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A Fuse #8 Production
Inside A Fuse #8 Production

Canadian Children’s Literature for the Theatrical

Screen shot 2011 08 23 at 9.45.49 PM 300x169 Canadian Childrens Literature for the TheatricalDidja miss me?

Didja even realize I was gone?

Well our annual trip to Stratford, Ontario has come and gone.*  Time to reenter the real world once more (sort of . . . I’m still on maternity leave, after all).  It’s funny but the minute I got back, New York experienced a small earthquake.  I’d been reading the earthquake heavy Tall Story by Candy Gourlay so quakes seemed a perfectly appropriate welcome committee.  As for Canada, it has once again outdone itself.  I appreciated that at the height of August they were willing to place snow in their snow dumping areas (hence to the photo to the right taken on Saturday).  I also appreciated that my mom, dad, brother, and sister all descended on the town to take care of the Baby Bird while my husband and I saw some Shakespeare (it’s what Stratford’s known for).

Of course the whole time I was there I was thinking about children’s books.  And why not?  Canada has its own fair share of children’s book publishers.  And they’re not all putting out books that look like this:

Screen shot 2011 08 23 at 9.41.04 PM 1024x579 Canadian Childrens Literature for the Theatrical

So I stopped in the local used bookstores as well as the theater gift shops to get a sense of the local literature.  One used bookstore offered an interesting and very Canadian array of titles.  There’s your standard biography . . .

Screen shot 2011 08 23 at 9.41.46 PM 300x168 Canadian Childrens Literature for the Theatrical

. . . your local authors (the predecessor to this book actually made it to #76 on the Top 100 Picture Books Poll, so I was pleased to meet its sequel in person) . . .

Screen shot 2011 08 23 at 9.41.24 PM 1024x573 Canadian Childrens Literature for the Theatrical

. . . and your terrible terrible ideas (somehow this one didn’t make it to the States):

Screen shot 2011 08 23 at 9.40.44 PM Canadian Childrens Literature for the Theatrical

Then there were the new books.  The biggest gift shop the theaters of Stratford offer had a lovely bookselling portion.  It was there that I met with several interesting surprises.  First off, this section of stuffed swans (they may look like they are wearing shades, but they are not), and various books on dance, princesses, and Shakespearean tropes.  And right there on the upper right hand side?  Chicken Dance by Tammi Sauer, illustrated by Dan Santat.  What a lovely surprise!

Screen shot 2011 08 23 at 9.42.03 PM Canadian Childrens Literature for the Theatrical

The fiction was fascinating as well.  R.J. Anderson’s Faery Rebels wasn’t surprising since she lives in town.  Plus fairies = A Midsummer Night’s Dream The Total Tragedy of a Girl Named Hamlet looked pretty perfect too.  Again, though, I was disappointed not to see Good Masters!  Sweet Ladies! present.  Seems like a shoo-in inclusion to me.

Screen shot 2011 08 23 at 9.42.37 PM Canadian Childrens Literature for the Theatrical

I found this last cluster of books even more baffling.  I loved Keeper, but there are remarkably few mermaids in Shakespearean plays.  In any case, it was a fascinating collection.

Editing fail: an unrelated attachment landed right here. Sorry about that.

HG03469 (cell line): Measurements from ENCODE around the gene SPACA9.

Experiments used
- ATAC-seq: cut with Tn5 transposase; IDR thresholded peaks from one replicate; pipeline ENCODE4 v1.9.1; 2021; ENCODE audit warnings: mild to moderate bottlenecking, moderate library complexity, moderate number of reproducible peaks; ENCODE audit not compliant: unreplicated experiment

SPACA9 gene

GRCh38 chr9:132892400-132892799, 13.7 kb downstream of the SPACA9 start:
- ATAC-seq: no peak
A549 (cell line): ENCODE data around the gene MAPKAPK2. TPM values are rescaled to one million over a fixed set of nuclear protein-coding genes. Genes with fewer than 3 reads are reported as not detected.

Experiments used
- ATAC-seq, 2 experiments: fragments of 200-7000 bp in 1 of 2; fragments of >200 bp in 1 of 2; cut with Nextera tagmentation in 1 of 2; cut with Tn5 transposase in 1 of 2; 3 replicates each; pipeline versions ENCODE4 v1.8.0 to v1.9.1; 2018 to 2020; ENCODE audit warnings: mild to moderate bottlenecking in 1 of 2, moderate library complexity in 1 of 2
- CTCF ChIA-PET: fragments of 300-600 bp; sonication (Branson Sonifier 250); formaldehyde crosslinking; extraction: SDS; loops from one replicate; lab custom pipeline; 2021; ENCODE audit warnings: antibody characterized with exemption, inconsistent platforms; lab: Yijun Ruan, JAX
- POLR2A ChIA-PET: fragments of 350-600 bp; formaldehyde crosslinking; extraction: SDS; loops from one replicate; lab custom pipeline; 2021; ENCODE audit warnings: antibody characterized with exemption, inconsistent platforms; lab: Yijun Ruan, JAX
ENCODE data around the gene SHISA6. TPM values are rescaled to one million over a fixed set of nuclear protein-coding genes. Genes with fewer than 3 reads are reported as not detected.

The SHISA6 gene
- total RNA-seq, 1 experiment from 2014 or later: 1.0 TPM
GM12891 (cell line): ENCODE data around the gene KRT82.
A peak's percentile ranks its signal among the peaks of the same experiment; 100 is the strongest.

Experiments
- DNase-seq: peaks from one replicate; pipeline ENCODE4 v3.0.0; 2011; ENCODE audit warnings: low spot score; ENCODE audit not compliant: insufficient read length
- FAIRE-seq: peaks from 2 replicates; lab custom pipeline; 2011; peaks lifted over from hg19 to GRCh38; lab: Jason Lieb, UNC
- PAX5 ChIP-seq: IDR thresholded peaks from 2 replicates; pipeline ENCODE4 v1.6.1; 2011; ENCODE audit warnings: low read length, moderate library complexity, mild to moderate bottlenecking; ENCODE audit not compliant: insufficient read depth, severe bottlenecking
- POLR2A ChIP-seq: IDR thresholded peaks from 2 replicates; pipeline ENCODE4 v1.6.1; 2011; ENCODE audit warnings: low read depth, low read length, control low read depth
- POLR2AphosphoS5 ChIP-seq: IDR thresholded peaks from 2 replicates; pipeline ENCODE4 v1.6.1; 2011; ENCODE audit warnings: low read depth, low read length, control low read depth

Screen shot 2011 08 23 at 9.43.16 PM 300x168 Canadian Childrens Literature for the Theatrical

And that is that!  I’ll spend the rest of the week catching up with the news.  In the meantime, don’t be intimidated by the earthquakes!

*Someone pointed out to me the irony of this trip.  Each year we leave New York City to see theater in Canada.  I guess I’d find it weird too if the shows weren’t always so doggone fantastic.

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Elizabeth Bird About Elizabeth Bird

Elizabeth Bird is currently New York Public Library's Youth Materials Collections Specialist. She has served on Newbery, written for Horn Book, and has done other lovely little things that she'd love to tell you about but that she's sure you'd find more interesting to hear of in person. Her opinions are her own and do not reflect those of NYPL, SLJ, or any of the other acronyms you might be able to name. Follow her on Twitter: @fuseeight.

Comments

  1. Dianne Young says:

    Not to quibble (okay, who am I kidding – to quibble) Zoom at Sea and Zoom Away are by the same author but not the same book. Just so you know. Glad you enjoyed your trip to Canada!

  2. Alyson Whatcott says:

    Glad you enjoyed Stratford. I vacation nearby on the shores of Lake Huron, so we also attend Stratford every year. I recognize all of your photos. Great place.

  3. Tammi Sauer says:

    Yay! The chickens have invaded Canada! Thanks for sharing.

    In spring 2012, BAWK & ROLL comes out. Dan’s art is amazing. He even turned Elvis Poultry into a bit of a diva. Who knew?

  4. Aren’t grandparents, aunts, and uncles amazing? My in-laws did the same favor for me so my husband and I could see shows at the Utah Shakespeare Festival. Glad you had a nice trip.

  5. Terrible terrible ideas? Nonsense. The little prince has some serious unfinished business with the baobab trees. They’ve run wild long enough. IT’S TIME TO KICK ASS, LE PETIT PRINCE.

  6. Charlotte says:

    I love the Shakespearean tie-ins; for Keeper, one could have “Sea nymphs hourley ring his knell….”

    But what’s stumping me is finding anything in Shakespeare that relates to “Chicken Dance.”

  7. Boni Ashburn says:

    Thanks for the bookshelf pictures, Betsy. It will always be a thrill to see my books out there in various corners of the world! Canada- who knew?!?

    • Elizabeth Bird says:

      Well, I loved the inclusion, Boni. It’s such a relief to see some dragon fare amidst the princessy stuff anyway. I just wish they had both your dragon books.